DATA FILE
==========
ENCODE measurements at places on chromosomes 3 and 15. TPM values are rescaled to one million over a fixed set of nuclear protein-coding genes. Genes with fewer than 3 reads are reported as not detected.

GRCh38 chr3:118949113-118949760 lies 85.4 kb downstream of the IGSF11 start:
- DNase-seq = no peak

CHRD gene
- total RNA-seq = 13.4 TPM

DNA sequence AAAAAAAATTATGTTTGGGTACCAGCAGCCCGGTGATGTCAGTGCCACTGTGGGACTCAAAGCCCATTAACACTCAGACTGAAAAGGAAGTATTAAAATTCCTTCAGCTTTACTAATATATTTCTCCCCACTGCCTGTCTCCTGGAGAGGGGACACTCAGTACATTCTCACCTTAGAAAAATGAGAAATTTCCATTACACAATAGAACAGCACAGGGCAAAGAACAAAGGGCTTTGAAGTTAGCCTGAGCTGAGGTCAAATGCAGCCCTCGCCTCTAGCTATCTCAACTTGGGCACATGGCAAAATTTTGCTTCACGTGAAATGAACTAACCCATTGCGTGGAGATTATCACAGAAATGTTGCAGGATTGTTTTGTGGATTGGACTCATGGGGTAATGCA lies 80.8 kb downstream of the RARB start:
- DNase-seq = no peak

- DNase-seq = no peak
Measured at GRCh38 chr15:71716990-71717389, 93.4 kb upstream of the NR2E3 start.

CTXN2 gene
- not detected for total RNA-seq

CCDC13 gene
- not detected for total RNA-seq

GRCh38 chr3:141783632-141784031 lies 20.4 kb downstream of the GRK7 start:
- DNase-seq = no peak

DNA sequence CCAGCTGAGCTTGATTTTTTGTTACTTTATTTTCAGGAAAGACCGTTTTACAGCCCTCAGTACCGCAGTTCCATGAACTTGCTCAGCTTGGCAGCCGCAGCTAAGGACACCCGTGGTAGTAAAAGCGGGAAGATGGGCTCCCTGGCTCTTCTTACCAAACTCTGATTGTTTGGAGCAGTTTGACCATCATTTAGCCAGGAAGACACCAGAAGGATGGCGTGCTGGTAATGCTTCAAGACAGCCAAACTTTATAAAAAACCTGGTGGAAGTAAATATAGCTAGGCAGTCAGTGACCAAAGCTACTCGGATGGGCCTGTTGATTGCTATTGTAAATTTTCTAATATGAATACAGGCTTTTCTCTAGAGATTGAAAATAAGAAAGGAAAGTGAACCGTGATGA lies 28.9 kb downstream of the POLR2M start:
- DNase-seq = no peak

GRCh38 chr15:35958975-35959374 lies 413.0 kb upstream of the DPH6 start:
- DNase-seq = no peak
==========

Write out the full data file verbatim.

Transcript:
ENCODE measurements at places on chromosomes 3 and 15. TPM values are rescaled to one million over a fixed set of nuclear protein-coding genes. Genes with fewer than 3 reads are reported as not detected.

GRCh38 chr3:118949113-118949760 lies 85.4 kb downstream of the IGSF11 start:
- DNase-seq = no peak

CHRD gene
- total RNA-seq = 13.4 TPM

DNA sequence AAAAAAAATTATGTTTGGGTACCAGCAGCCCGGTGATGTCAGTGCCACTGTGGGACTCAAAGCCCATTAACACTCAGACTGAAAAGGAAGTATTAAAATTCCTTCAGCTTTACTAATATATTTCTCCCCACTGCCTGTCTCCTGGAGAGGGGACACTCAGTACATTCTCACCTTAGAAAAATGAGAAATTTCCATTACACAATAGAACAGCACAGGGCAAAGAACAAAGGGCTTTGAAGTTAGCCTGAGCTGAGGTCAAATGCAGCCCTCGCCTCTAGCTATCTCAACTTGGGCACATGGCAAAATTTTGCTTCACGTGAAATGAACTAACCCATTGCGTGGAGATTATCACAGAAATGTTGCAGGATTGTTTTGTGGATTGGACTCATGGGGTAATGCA lies 80.8 kb downstream of the RARB start:
- DNase-seq = no peak

- DNase-seq = no peak
Measured at GRCh38 chr15:71716990-71717389, 93.4 kb upstream of the NR2E3 start.

CTXN2 gene
- not detected for total RNA-seq

CCDC13 gene
- not detected for total RNA-seq

GRCh38 chr3:141783632-141784031 lies 20.4 kb downstream of the GRK7 start:
- DNase-seq = no peak

DNA sequence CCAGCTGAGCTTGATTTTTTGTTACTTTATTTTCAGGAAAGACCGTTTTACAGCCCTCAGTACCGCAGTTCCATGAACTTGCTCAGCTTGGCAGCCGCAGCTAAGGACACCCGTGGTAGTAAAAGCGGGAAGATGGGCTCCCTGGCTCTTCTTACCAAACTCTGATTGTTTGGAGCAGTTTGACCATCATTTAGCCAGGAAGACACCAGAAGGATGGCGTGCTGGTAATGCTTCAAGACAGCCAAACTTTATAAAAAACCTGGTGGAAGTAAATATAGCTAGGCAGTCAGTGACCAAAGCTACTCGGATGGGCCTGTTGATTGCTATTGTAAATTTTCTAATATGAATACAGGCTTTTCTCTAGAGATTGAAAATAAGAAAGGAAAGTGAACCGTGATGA lies 28.9 kb downstream of the POLR2M start:
- DNase-seq = no peak

GRCh38 chr15:35958975-35959374 lies 413.0 kb upstream of the DPH6 start:
- DNase-seq = no peak